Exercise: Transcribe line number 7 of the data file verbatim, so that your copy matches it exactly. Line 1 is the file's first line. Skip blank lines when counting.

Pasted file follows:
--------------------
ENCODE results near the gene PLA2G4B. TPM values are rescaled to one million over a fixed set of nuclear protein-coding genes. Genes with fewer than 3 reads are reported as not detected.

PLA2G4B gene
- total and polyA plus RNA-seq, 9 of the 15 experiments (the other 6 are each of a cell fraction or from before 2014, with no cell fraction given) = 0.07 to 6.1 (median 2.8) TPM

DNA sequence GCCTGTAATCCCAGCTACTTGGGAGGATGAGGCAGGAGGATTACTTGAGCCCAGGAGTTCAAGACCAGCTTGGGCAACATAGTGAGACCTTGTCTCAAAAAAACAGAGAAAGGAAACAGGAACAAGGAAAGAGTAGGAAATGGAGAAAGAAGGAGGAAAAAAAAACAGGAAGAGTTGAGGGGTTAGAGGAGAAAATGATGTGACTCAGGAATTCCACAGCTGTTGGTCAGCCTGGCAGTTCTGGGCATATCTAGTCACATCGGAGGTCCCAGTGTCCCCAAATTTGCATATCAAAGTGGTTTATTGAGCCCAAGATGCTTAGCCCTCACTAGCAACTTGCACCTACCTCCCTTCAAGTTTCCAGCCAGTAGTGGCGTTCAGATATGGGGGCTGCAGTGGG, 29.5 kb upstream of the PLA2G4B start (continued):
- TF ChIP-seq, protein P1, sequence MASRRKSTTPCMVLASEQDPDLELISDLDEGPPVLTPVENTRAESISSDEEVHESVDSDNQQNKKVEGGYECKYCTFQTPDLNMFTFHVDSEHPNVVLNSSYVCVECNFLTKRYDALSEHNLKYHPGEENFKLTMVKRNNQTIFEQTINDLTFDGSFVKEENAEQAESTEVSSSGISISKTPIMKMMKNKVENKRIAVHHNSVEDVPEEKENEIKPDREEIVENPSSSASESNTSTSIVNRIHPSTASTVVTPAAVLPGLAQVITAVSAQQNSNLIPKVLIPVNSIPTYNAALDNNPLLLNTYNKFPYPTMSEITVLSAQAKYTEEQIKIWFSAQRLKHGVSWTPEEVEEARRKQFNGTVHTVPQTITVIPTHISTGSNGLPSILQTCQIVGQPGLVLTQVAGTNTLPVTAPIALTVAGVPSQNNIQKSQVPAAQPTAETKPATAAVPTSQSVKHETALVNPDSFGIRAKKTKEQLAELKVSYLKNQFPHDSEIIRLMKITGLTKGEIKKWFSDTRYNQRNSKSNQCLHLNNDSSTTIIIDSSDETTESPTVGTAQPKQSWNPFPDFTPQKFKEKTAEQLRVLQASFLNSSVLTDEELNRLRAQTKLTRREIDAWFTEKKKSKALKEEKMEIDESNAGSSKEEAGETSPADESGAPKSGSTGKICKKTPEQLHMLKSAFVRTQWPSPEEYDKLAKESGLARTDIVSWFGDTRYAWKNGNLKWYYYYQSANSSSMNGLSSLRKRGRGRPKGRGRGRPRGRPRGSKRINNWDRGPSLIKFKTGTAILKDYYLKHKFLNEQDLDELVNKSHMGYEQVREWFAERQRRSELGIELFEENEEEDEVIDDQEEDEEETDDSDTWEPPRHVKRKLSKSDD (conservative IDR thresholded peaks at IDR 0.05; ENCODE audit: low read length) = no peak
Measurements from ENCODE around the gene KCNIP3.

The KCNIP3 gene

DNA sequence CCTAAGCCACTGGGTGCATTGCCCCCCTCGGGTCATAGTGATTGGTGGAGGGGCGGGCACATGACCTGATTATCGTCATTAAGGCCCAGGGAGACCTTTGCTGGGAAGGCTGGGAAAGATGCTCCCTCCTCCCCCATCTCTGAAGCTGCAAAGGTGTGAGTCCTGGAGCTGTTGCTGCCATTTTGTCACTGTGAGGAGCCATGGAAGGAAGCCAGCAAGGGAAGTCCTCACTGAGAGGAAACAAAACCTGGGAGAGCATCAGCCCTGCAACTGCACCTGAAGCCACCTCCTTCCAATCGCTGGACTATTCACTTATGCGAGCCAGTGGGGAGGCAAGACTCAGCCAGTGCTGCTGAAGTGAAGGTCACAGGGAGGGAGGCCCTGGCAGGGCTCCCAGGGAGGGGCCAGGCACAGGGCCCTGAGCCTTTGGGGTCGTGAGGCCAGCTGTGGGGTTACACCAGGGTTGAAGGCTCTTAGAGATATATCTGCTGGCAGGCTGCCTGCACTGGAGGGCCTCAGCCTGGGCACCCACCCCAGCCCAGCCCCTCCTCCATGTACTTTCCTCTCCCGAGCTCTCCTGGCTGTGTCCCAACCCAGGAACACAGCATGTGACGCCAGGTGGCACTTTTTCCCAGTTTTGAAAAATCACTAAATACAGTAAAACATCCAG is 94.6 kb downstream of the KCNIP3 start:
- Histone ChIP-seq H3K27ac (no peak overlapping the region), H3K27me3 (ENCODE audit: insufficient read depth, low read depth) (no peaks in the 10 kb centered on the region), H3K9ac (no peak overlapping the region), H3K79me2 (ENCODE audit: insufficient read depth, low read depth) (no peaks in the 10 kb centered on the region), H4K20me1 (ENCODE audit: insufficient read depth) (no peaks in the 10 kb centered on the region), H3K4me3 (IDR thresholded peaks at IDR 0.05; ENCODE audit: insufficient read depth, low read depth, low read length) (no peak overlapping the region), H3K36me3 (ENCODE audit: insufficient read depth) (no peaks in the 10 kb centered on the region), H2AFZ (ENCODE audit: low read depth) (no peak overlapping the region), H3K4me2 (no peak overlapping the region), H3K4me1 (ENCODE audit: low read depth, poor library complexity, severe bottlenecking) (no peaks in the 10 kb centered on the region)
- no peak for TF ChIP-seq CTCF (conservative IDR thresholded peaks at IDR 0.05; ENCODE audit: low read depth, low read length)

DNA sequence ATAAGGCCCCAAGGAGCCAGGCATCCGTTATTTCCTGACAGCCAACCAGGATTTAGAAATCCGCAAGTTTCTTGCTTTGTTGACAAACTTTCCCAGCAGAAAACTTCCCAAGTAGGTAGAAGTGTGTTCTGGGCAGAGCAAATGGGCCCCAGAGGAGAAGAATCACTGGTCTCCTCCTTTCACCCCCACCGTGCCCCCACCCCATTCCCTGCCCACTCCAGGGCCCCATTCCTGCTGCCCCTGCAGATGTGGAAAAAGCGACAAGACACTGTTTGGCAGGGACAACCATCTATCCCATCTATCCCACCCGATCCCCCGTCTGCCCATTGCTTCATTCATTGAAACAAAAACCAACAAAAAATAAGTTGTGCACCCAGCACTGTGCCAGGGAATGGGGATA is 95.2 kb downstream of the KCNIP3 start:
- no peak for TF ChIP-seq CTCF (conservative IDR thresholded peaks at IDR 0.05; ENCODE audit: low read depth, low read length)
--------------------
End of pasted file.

The KCNIP3 gene